If you are going to be able to keep up with Saving Money With Coupons, you are going to need to learn the lingo!
The inserts: there are 3 different kinds of inserts to be found in your Sunday paper
SS: The SmartSource insert. Among other things, this is where you find the General Mills coupons, which have been the best deals lately
RP: the RedPlum Insert. It also used to be called the Valassis insert, but that practice seems to have fallen by the wayside. Not all major newspapers still carry the RP insert.
P&G: the Proctor & Gamble insert. This comes out once a month (typically the 1st Sunday of each month, but P&G follows their own schedule) and is the only place where you can get coupons for Tide, Pantene, Pampers and many other products.
Couponer: I don't care how many times my spell-check flags this word, it has now become the descriptive for those of us who use coupons as if our survival depends on it!
IPs: shorthand for “Internet Printable”. IPs are the coupons that you can find online. Printing IPs require the installation of a “Coupon Printer” on your computer. Please don't fear installing this program. The tracking cookie that it contains is in order to limit your printing of each coupon to 2 times per computer (which means if you have several computers in your house……).
WYB: shorthand for “When You Buy”
OYNO: shorthand for “On Your Next Order”
Catalina: These generally cause the most excitement among couponers. When you see a sale worded something like “Save $10 on your next order when you buy $20 in participating products”, it means that you receive a coupon for $10 at checkout. The coupon is printed not from the register, but from that little white machine sitting next to the register. That machine is made by the Catalina company and the coupons themselves have come to be called a “Catalina”. These coupons can generally be used for anything else in the store, including those items for which there are rarely coupons, like meat and produce.
Rolling the Catalina: the ability to do this is why couponers get so excited about Catalinas. It simply means that you split your transactions in order to minimize your out-of-pocket costs. Let's say that you are looking at a deal listed as “Save $10 OYNO WYB $20 and you have enough coupons to to that deal several times. There are two reasons that you want to split your transactions in to 3 $20 transactions. The first reason is that, in most cases, if you buy $60 in one transaction you will still only get a $10 Catalina (it depends on the deal, not the store). But if you split your transaction, you can minimize your out-of pocket costs by using the Catalina generated in one transaction to pay for the next. Check out this post to see how I rolled Catalinas to get $174 worth of groceries for only $12 out-of-pocket (or you could say they paid me $3 to take the groceries, since I still walked out of the store with a $15 Catalina)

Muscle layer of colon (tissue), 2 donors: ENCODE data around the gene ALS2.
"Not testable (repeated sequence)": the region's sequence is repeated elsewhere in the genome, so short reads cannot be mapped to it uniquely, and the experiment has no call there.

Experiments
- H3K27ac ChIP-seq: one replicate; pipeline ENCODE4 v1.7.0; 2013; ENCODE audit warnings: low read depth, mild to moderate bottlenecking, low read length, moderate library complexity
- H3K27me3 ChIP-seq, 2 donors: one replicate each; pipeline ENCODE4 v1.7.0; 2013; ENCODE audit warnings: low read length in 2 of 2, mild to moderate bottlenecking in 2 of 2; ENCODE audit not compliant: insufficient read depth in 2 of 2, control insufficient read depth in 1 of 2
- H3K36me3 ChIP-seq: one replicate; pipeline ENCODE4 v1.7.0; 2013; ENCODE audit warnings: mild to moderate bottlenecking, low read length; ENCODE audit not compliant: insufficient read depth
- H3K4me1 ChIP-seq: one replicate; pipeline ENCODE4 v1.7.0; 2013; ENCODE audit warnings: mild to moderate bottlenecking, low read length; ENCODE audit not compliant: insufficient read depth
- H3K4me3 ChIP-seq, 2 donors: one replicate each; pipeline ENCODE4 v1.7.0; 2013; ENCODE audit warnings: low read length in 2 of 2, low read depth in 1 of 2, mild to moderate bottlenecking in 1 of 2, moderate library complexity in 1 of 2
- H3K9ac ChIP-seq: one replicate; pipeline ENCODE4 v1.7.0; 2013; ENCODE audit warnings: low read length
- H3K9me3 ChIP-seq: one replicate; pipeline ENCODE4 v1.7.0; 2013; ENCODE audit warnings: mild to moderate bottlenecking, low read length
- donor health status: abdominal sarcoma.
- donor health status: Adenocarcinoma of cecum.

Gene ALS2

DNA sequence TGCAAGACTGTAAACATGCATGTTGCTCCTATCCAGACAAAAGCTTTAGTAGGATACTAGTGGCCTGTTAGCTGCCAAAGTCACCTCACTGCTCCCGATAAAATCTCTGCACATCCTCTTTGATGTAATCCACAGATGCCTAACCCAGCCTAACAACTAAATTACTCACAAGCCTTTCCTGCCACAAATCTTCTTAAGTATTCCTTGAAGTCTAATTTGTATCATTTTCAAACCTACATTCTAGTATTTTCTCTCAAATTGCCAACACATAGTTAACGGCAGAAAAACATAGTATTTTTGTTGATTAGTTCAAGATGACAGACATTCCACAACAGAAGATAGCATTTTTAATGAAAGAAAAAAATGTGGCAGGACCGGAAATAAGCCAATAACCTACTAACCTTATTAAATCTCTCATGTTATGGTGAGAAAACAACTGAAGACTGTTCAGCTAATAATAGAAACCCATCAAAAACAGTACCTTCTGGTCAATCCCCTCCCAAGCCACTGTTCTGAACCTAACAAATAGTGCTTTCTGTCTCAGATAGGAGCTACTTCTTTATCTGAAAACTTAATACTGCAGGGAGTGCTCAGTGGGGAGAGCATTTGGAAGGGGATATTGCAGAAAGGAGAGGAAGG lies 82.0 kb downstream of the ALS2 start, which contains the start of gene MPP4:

OOP: shorthand for “out of pocket”. This is the cash that you physically pull out of your wallet.
ECBs: shorthand for “Extra Care Bucks” and is specific to CVS. CVS's Extra Care Buck program is a great way to get most of your toothpaste, toothbrushes, shampoo and many cosmetics for free.
The CVS Scanner: It looks like any other free-standing price-checker that you see at Target, etc. If you scan your CVS card at the scanner, very often it will print out extra CVS coupons for name-brand products. If you have a manufacturers coupon for that item as well, you can use both of them at the same time to further reduce your costs!
RRs: Walgreens “Register Rewards” which are basically Walgreens-specific Catalinas (see above).
BOGO, B1G1, B1G2F: different ways to say “Buy One Get One Free” or “Buy 1 Get 2 Free”
MIR: shorthand for “Mail In Rebate”
PSA: shorthand for “Prices Start At”
Blinkie: sometimes you will find a little machine hanging on the shelf in the supermarket aisles that dispenses coupons. These are called Blinkies because the machine usually has a little red blinking light on it
Peelies: these are coupons that you can often find stuck to the product itself.
Hangtag/Winetag: these are usually found on bottles (salad dressing, beverages, oils, etc)
Tearpad: can be found anywhere. they are simply pads of coupons found near the product display
Land of No Doubles: those horrible places in the country where grocery stores do not double coupons. The 3rd circle of Hell
Did I miss any? Just let me know in the comments and I will answer your question and update the post!